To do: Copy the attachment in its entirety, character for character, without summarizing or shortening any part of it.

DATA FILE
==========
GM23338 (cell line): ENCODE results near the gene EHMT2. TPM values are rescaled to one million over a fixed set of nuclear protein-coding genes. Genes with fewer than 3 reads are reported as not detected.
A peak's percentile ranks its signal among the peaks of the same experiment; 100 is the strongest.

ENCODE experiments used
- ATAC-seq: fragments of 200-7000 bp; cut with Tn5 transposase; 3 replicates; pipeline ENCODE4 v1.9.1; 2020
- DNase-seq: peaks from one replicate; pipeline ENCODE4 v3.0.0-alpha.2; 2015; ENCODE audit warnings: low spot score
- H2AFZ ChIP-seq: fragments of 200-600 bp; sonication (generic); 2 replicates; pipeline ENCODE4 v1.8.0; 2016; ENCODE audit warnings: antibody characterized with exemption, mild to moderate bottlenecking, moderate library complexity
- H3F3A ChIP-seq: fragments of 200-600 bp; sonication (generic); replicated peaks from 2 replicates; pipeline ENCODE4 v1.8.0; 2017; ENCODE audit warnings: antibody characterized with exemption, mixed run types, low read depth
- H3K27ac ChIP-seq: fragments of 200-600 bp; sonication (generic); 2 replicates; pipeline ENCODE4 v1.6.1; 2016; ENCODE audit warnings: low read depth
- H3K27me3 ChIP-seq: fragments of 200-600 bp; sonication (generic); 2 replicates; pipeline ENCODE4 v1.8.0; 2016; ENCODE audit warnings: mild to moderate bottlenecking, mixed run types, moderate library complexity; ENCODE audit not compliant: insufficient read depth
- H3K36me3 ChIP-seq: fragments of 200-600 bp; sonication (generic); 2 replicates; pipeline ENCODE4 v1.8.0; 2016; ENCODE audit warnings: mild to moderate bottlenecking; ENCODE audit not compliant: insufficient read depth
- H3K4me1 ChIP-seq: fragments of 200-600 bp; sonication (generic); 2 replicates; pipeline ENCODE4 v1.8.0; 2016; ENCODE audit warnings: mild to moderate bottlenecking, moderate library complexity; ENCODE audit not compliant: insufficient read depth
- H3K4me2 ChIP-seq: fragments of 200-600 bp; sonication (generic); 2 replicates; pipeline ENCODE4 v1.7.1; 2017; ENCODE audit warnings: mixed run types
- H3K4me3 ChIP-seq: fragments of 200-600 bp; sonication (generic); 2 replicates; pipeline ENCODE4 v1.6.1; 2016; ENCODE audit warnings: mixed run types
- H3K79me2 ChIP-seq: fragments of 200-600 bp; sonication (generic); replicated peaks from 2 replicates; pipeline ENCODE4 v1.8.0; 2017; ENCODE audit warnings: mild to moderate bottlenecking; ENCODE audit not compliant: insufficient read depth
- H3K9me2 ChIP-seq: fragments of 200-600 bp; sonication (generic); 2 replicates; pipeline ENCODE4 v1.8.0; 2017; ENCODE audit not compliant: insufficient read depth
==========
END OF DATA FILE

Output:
GM23338 (cell line): ENCODE results near the gene EHMT2. TPM values are rescaled to one million over a fixed set of nuclear protein-coding genes. Genes with fewer than 3 reads are reported as not detected.
A peak's percentile ranks its signal among the peaks of the same experiment; 100 is the strongest.

ENCODE experiments used
- ATAC-seq: fragments of 200-7000 bp; cut with Tn5 transposase; 3 replicates; pipeline ENCODE4 v1.9.1; 2020
- DNase-seq: peaks from one replicate; pipeline ENCODE4 v3.0.0-alpha.2; 2015; ENCODE audit warnings: low spot score
- H2AFZ ChIP-seq: fragments of 200-600 bp; sonication (generic); 2 replicates; pipeline ENCODE4 v1.8.0; 2016; ENCODE audit warnings: antibody characterized with exemption, mild to moderate bottlenecking, moderate library complexity
- H3F3A ChIP-seq: fragments of 200-600 bp; sonication (generic); replicated peaks from 2 replicates; pipeline ENCODE4 v1.8.0; 2017; ENCODE audit warnings: antibody characterized with exemption, mixed run types, low read depth
- H3K27ac ChIP-seq: fragments of 200-600 bp; sonication (generic); 2 replicates; pipeline ENCODE4 v1.6.1; 2016; ENCODE audit warnings: low read depth
- H3K27me3 ChIP-seq: fragments of 200-600 bp; sonication (generic); 2 replicates; pipeline ENCODE4 v1.8.0; 2016; ENCODE audit warnings: mild to moderate bottlenecking, mixed run types, moderate library complexity; ENCODE audit not compliant: insufficient read depth
- H3K36me3 ChIP-seq: fragments of 200-600 bp; sonication (generic); 2 replicates; pipeline ENCODE4 v1.8.0; 2016; ENCODE audit warnings: mild to moderate bottlenecking; ENCODE audit not compliant: insufficient read depth
- H3K4me1 ChIP-seq: fragments of 200-600 bp; sonication (generic); 2 replicates; pipeline ENCODE4 v1.8.0; 2016; ENCODE audit warnings: mild to moderate bottlenecking, moderate library complexity; ENCODE audit not compliant: insufficient read depth
- H3K4me2 ChIP-seq: fragments of 200-600 bp; sonication (generic); 2 replicates; pipeline ENCODE4 v1.7.1; 2017; ENCODE audit warnings: mixed run types
- H3K4me3 ChIP-seq: fragments of 200-600 bp; sonication (generic); 2 replicates; pipeline ENCODE4 v1.6.1; 2016; ENCODE audit warnings: mixed run types
- H3K79me2 ChIP-seq: fragments of 200-600 bp; sonication (generic); replicated peaks from 2 replicates; pipeline ENCODE4 v1.8.0; 2017; ENCODE audit warnings: mild to moderate bottlenecking; ENCODE audit not compliant: insufficient read depth
- H3K9me2 ChIP-seq: fragments of 200-600 bp; sonication (generic); 2 replicates; pipeline ENCODE4 v1.8.0; 2017; ENCODE audit not compliant: insufficient read depth